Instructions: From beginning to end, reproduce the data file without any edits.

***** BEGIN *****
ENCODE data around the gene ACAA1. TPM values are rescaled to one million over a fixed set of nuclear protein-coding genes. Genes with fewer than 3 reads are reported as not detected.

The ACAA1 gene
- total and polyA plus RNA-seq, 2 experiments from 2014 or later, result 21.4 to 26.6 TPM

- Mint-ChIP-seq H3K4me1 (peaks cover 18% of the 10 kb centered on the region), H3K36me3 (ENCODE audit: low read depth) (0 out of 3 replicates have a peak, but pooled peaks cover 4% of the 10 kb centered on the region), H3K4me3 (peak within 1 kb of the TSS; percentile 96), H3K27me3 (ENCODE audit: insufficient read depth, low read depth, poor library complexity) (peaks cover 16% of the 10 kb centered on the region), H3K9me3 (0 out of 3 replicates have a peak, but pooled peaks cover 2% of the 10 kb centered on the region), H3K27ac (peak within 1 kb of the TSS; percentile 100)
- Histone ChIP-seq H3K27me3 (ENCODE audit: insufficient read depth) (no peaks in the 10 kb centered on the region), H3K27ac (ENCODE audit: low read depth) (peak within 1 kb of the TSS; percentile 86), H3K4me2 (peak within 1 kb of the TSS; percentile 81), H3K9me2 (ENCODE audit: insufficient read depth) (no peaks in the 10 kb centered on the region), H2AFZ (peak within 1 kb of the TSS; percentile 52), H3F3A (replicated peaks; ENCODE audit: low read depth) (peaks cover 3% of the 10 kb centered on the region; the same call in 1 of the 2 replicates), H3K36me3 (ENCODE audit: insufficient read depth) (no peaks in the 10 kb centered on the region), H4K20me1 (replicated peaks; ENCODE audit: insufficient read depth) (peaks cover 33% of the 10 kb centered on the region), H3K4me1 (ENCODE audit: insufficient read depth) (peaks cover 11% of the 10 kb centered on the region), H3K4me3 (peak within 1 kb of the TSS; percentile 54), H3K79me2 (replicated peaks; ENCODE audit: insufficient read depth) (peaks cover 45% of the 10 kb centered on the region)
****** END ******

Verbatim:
ENCODE data around the gene ACAA1. TPM values are rescaled to one million over a fixed set of nuclear protein-coding genes. Genes with fewer than 3 reads are reported as not detected.

The ACAA1 gene
- total and polyA plus RNA-seq, 2 experiments from 2014 or later, result 21.4 to 26.6 TPM

- Mint-ChIP-seq H3K4me1 (peaks cover 18% of the 10 kb centered on the region), H3K36me3 (ENCODE audit: low read depth) (0 out of 3 replicates have a peak, but pooled peaks cover 4% of the 10 kb centered on the region), H3K4me3 (peak within 1 kb of the TSS; percentile 96), H3K27me3 (ENCODE audit: insufficient read depth, low read depth, poor library complexity) (peaks cover 16% of the 10 kb centered on the region), H3K9me3 (0 out of 3 replicates have a peak, but pooled peaks cover 2% of the 10 kb centered on the region), H3K27ac (peak within 1 kb of the TSS; percentile 100)
- Histone ChIP-seq H3K27me3 (ENCODE audit: insufficient read depth) (no peaks in the 10 kb centered on the region), H3K27ac (ENCODE audit: low read depth) (peak within 1 kb of the TSS; percentile 86), H3K4me2 (peak within 1 kb of the TSS; percentile 81), H3K9me2 (ENCODE audit: insufficient read depth) (no peaks in the 10 kb centered on the region), H2AFZ (peak within 1 kb of the TSS; percentile 52), H3F3A (replicated peaks; ENCODE audit: low read depth) (peaks cover 3% of the 10 kb centered on the region; the same call in 1 of the 2 replicates), H3K36me3 (ENCODE audit: insufficient read depth) (no peaks in the 10 kb centered on the region), H4K20me1 (replicated peaks; ENCODE audit: insufficient read depth) (peaks cover 33% of the 10 kb centered on the region), H3K4me1 (ENCODE audit: insufficient read depth) (peaks cover 11% of the 10 kb centered on the region), H3K4me3 (peak within 1 kb of the TSS; percentile 54), H3K79me2 (replicated peaks; ENCODE audit: insufficient read depth) (peaks cover 45% of the 10 kb centered on the region)